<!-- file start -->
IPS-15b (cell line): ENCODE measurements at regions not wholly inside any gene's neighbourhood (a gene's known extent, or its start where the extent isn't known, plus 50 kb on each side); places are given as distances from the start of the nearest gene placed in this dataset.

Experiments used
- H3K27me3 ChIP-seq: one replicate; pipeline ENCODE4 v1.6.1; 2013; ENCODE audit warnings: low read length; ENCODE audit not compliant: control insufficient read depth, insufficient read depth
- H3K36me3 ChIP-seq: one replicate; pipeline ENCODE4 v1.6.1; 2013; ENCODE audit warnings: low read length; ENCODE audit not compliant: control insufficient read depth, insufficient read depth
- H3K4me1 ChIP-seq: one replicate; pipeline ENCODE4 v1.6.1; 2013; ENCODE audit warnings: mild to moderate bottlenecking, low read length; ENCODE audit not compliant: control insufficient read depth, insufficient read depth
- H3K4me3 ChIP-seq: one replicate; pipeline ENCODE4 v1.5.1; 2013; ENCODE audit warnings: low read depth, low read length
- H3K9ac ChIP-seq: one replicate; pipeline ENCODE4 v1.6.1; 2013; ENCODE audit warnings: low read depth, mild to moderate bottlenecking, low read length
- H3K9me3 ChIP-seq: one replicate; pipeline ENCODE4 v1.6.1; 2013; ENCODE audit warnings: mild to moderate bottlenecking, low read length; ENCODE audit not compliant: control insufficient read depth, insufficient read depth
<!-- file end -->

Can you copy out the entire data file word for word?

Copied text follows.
IPS-15b (cell line): ENCODE measurements at regions not wholly inside any gene's neighbourhood (a gene's known extent, or its start where the extent isn't known, plus 50 kb on each side); places are given as distances from the start of the nearest gene placed in this dataset.

Experiments used
- H3K27me3 ChIP-seq: one replicate; pipeline ENCODE4 v1.6.1; 2013; ENCODE audit warnings: low read length; ENCODE audit not compliant: control insufficient read depth, insufficient read depth
- H3K36me3 ChIP-seq: one replicate; pipeline ENCODE4 v1.6.1; 2013; ENCODE audit warnings: low read length; ENCODE audit not compliant: control insufficient read depth, insufficient read depth
- H3K4me1 ChIP-seq: one replicate; pipeline ENCODE4 v1.6.1; 2013; ENCODE audit warnings: mild to moderate bottlenecking, low read length; ENCODE audit not compliant: control insufficient read depth, insufficient read depth
- H3K4me3 ChIP-seq: one replicate; pipeline ENCODE4 v1.5.1; 2013; ENCODE audit warnings: low read depth, low read length
- H3K9ac ChIP-seq: one replicate; pipeline ENCODE4 v1.6.1; 2013; ENCODE audit warnings: low read depth, mild to moderate bottlenecking, low read length
- H3K9me3 ChIP-seq: one replicate; pipeline ENCODE4 v1.6.1; 2013; ENCODE audit warnings: mild to moderate bottlenecking, low read length; ENCODE audit not compliant: control insufficient read depth, insufficient read depth